Bamboo and banana bras? Time to look at eco-fibres from plants

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NOVEMBER, 2017

By Georgina Lockwood / Life Green Group

Looking for a natural fit from an all-natural knit? Pull off the nylon; stop the silkworms spinning and move over the mohair. It’s time to start making fabric fibres from plants. At Life & Earth we specialise in food waste recycling and are always on the lookout for carbon positive, sustainable ways to reuse organic matter. We found the answer: taking by-products of agricultural plants to make natural materials.

 

We’re not going to get all vegan about it, but this is nothing new to mankind, fabrics have been spun from natural fibres extracted from the leaves, seeds or stems of plants.

The fashion industry is some of the most wasteful with trends changing with next issue of Vogue. Monoculture… it’s monotonous. The cotton industry using up to 20,000 litres of water to produce one kilogram of cotton, that’s one pair of blue jeans.

It’s time to start thinking sustainable and taking note of conscientious consumerism.

Eco-fibres Banana

Bananas about natural fibres?

It’s a concept Leo DiCaprio and Elon Musk would be bananas about. Approximately one billion tons of banana plant stems are squandered each year. Fruitless? We, at Life Green Group, think so.

The banana plant in the tropics (its natural environment) does not require any additional pesticides or fertilisers, making banana yarn an eco-friendly source of clothing, paper and potassium. Too long have banana leaves been the inspiration behind the fabric print, it’s now the actual fabric.

 

Eco-fibres pineapple

Leather from pineapples – a mouth-watering concept.

Aloha?! It’s swanky to say your leather shoes are made from pineapples. The fibres from the leaves of the pineapples are strong enough to be made into durable natural leather.

The eco-logic and perfection behind pineapple leather is the fibres are a by-product of pineapple farming. This means farmers are able to upscale their produce, creates more jobs, and zero organic waste to landfills. Pineapple fibres are so versatile they can be added to the other material to improve quality and application.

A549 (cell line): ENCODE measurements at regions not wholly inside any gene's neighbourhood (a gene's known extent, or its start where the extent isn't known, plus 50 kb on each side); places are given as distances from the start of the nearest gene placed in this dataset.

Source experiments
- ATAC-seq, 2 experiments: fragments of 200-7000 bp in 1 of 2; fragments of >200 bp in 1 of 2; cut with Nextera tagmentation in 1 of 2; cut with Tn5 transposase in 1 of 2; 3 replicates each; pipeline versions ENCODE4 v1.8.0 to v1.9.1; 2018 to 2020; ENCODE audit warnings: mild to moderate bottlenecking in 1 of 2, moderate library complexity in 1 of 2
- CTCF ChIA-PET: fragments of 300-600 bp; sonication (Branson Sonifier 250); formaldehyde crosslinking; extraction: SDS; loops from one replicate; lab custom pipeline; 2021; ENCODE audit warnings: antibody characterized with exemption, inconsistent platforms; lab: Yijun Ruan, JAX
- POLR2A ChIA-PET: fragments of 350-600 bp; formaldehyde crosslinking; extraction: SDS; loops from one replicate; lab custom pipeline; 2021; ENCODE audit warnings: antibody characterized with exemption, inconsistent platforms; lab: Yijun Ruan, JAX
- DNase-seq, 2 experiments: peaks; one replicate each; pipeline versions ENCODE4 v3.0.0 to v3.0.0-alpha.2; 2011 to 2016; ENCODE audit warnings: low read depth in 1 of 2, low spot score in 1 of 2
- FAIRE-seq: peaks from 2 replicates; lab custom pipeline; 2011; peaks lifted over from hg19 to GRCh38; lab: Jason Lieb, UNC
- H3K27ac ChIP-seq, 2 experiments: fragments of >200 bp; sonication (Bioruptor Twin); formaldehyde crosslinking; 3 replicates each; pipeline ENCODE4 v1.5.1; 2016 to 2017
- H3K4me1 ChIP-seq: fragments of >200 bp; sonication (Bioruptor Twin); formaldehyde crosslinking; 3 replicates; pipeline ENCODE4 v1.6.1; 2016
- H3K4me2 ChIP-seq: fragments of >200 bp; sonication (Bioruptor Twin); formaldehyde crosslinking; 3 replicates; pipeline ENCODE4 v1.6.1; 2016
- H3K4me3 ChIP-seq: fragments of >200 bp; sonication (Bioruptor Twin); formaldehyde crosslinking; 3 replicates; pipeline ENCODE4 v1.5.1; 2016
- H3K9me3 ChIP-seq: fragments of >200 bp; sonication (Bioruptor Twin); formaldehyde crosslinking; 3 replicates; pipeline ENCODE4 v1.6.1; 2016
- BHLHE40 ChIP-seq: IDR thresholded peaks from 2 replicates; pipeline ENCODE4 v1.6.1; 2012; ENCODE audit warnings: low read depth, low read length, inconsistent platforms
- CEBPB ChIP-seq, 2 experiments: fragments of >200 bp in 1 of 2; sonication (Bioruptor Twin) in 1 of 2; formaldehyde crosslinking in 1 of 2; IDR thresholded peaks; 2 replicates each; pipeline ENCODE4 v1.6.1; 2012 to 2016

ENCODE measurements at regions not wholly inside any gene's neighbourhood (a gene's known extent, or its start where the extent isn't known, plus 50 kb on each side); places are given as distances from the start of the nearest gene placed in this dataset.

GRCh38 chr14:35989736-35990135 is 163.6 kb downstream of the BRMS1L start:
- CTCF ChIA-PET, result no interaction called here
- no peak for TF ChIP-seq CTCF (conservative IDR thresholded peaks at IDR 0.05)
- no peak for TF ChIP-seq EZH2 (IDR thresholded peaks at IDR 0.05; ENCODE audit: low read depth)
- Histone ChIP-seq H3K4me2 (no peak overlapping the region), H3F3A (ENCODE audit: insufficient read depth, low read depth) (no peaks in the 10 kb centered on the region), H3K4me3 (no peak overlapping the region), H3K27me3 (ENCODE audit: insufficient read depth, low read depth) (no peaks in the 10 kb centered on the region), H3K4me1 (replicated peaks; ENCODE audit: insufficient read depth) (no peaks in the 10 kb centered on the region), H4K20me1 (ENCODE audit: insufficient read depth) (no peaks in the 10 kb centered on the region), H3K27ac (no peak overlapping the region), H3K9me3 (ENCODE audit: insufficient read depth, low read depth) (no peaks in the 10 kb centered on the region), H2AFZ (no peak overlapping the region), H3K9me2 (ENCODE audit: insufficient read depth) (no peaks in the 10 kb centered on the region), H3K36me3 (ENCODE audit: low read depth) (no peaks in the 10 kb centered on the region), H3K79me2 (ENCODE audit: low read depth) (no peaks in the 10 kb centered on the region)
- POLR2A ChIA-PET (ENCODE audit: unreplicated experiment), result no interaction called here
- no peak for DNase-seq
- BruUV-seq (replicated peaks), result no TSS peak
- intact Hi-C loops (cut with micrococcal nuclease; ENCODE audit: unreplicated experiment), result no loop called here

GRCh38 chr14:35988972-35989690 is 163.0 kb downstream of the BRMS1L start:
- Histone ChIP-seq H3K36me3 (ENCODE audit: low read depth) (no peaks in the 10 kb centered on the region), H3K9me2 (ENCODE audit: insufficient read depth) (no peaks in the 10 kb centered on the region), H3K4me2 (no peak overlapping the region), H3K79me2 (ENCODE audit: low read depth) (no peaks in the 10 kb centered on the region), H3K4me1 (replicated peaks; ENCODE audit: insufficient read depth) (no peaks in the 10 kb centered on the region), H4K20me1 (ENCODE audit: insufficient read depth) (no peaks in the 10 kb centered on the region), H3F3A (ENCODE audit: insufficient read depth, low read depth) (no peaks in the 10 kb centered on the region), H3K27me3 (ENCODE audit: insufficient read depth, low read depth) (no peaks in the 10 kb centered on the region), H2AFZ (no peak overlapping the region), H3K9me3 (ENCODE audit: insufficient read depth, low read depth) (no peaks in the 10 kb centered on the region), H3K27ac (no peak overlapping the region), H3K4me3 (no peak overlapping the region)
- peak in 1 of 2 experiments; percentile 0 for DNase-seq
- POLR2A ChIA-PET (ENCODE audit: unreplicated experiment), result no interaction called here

Another fruit you can pluck from the fruit bowl for clothing is the coconut and its husk.

 

Eco-fibres coconut

Of coconuts, volcanos and sports gear.

Got 99 problems and the coconut solved about 97 of them. That list now includes textiles.

The coconut has naturalised on almost every tropical island in the world and is an important source of milk, water, oil, and ‘meat’ and now fibre.

Cocona is a natural textile made from coconut shells and volcanic materials. The technology is being utilised by North Face and other major active brands.  The genius behind coconut cottons is a farmer can harvest every 30- 45 days, with a 1,000 coconuts producing 10kg of fibre.

 

Eco-fibres hemp

Get on the Hemp highway

Not just proverbially… This versatile herb is rumoured to have over 25,000 uses to mankind, including hempcrete, beauty products, biofuels, oil, plastic composites and clothing.

Hemp monoculture ? We’re not smoking. The cannabis plant is one of the oldest domesticated plants and has been selected for different traits, one of them being THC that comes from the marijuana subspecies. Hemp, on the other hand, has no medicinal, religious or recreation value and can be used to make all sorts of useful material including clothing.

 

Eco-fibres Bamboo

Bras made from Bamboo.

Wool in all its thermos-regulating brilliance is ovine and overdone, time to step away from the herd. Bamboo fibres, like wool,  will keep you sweat-free in summer and toasty in winter.

It’s not just pandas who are obsessed. There has been a movement to produce female under garments from breathable bamboo material. Bamboo fabrics are lighter, softer and more eco-friendly than cotton. An added bonus is bamboo textiles are they are naturally; anti-bacterial, anti-fungal, hypoallergenic, and static and wrinkle free!

 

Eco-fibres nettle

Got an itch to splurge on that nettle dress

This natural knit that won’t itch! Before cotton, nettle was the preferred material for clothing because it was parasite resistant and glossy therefore it was regarded as more formal by the upper classes. Get suited and booted in clothing that won’t sting your carbon footprint.

 

 

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